Who runs EU energy policies?


The EU is putting in place an ambitious energy policy in a bid to improve security of supplies and achieve bold CO2 reduction targets. But how does the EU decision-making process function on energy-related issues? And what is the role of the industry sector and interest groups?

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Europe, like many other parts of the world, finds itself under pressure to address major challenges including climate change, a growing dependence on energy imports, increasing strain on energy resources and the need to ensure access for all consumers to affordable and secure energy.

To achieve these goals, the EU is putting in place a wide-ranging energy policy, covering the full array of energy sources from fossil fuels (oil, gas and coal) to nuclear energy and renewables (solar, wind, biomass, geothermal, hydro-electric and tidal).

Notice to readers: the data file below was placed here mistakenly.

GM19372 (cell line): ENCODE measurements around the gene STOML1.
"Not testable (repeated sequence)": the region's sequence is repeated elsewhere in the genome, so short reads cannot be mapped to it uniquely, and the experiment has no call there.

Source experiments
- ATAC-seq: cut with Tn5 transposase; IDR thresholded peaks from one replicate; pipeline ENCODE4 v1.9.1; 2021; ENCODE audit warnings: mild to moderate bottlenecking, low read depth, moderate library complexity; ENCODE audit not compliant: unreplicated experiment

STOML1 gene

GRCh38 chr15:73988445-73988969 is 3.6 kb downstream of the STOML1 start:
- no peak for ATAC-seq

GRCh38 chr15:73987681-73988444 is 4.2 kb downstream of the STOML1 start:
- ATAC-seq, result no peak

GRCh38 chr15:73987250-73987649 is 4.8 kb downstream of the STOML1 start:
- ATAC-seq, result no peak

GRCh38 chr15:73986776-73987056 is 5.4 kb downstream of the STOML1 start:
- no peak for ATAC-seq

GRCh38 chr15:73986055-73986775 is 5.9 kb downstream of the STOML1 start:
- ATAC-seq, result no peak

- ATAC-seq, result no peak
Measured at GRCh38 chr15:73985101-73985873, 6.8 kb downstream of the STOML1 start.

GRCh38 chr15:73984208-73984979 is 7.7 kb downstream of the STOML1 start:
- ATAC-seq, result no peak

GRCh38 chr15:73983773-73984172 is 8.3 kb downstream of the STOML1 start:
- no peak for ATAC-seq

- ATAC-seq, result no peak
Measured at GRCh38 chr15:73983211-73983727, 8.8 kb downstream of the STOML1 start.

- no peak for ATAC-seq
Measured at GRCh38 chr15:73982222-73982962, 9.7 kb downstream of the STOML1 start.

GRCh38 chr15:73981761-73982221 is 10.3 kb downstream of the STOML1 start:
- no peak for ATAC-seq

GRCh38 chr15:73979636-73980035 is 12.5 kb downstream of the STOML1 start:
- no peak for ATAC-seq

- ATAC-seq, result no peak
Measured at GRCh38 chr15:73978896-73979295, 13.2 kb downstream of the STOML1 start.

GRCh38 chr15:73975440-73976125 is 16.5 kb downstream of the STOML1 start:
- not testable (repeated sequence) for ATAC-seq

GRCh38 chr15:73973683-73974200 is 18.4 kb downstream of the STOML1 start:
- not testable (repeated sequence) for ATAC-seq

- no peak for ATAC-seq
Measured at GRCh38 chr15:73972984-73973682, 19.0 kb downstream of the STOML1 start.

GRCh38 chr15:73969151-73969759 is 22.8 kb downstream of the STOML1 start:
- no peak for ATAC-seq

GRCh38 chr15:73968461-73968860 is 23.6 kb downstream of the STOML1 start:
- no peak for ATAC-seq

The bloc's aim is to put in place a low-carbon economy, whilst making energy resources more sustainable and more secure, and ensuring low prices for consumers.

The Treaty of Lisbon, which entered into force on 1 December 2009, gives energy policy a new legal basis which it lacked in the previous treaties (Article 194 of the Lisbon Treaty).

In particular, the new legislative framework provides that the Union must ensure security of energy supply in the 27-member bloc, promote the interconnection of energy networks and improve energy efficiency and energy saving.

EU energy policy is supported by market-based tools (mainly taxes, subsidies and the CO2 emissions trading scheme), by developing energy technologies (especially technologies for energy efficiency and renewable or low-carbon energy) and by Community financial instruments.